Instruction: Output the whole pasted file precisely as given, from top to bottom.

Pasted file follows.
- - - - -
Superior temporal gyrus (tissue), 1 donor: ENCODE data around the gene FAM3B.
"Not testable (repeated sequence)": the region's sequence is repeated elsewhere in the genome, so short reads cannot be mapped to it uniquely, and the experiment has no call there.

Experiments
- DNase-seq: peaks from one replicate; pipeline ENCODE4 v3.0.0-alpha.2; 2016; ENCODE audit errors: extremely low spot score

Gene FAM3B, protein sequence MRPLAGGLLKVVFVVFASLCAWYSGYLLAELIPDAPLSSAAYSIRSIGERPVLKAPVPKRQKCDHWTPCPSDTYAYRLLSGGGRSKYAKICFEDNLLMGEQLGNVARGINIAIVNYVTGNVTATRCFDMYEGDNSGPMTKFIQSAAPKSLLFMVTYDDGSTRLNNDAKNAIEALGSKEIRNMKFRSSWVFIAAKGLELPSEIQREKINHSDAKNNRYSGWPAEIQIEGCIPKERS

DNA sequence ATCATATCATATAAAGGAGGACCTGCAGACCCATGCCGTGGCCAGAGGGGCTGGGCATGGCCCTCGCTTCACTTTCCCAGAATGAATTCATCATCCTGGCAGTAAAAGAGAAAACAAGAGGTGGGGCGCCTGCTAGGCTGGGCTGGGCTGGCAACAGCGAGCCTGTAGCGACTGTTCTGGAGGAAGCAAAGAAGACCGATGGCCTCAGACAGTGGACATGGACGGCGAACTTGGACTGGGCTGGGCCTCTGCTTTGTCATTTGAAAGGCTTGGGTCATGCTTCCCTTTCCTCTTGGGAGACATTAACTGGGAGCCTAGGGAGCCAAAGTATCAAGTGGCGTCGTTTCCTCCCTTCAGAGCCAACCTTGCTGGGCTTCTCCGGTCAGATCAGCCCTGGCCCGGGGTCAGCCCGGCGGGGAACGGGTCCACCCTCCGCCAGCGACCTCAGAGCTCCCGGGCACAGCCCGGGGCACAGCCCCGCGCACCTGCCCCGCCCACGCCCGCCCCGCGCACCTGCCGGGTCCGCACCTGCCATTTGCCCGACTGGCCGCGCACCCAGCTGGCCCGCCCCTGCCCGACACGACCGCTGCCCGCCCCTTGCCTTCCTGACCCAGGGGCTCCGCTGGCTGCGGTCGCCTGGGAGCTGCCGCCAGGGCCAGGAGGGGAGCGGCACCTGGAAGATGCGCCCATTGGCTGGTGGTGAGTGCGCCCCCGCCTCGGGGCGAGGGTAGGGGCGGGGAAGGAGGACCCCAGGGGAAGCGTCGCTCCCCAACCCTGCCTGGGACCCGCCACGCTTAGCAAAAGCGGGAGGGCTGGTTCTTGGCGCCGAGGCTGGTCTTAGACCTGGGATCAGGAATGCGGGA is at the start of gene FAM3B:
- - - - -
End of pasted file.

Superior temporal gyrus (tissue), 1 donor: ENCODE data around the gene FAM3B.
"Not testable (repeated sequence)": the region's sequence is repeated elsewhere in the genome, so short reads cannot be mapped to it uniquely, and the experiment has no call there.

Experiments
- DNase-seq: peaks from one replicate; pipeline ENCODE4 v3.0.0-alpha.2; 2016; ENCODE audit errors: extremely low spot score

Gene FAM3B, protein sequence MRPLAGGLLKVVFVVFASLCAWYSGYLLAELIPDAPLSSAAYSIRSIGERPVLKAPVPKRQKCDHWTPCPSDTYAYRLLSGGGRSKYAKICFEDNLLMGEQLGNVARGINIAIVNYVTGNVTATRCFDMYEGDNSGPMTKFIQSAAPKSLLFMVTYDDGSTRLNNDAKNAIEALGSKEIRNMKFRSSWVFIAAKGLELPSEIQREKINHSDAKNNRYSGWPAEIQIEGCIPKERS

DNA sequence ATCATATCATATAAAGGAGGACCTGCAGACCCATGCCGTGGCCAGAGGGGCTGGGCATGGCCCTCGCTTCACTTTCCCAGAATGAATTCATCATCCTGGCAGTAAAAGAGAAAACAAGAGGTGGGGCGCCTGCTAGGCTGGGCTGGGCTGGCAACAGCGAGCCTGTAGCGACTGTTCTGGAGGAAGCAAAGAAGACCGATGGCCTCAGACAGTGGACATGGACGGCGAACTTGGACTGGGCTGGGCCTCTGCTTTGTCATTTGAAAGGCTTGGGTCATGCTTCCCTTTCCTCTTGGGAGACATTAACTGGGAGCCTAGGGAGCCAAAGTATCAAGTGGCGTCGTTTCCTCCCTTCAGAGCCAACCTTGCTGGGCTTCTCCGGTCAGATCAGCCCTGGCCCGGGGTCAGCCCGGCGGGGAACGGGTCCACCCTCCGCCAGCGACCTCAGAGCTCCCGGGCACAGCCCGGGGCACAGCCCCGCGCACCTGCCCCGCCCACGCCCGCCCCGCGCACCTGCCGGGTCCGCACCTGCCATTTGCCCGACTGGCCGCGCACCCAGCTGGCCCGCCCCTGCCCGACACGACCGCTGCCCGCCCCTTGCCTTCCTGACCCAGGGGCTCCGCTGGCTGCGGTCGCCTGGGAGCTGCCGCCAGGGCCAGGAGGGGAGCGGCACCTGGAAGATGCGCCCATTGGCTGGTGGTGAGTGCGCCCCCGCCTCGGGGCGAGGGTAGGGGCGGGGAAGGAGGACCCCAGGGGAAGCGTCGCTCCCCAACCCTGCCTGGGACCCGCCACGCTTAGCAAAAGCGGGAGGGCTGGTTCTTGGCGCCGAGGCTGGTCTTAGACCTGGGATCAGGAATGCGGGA is at the start of gene FAM3B: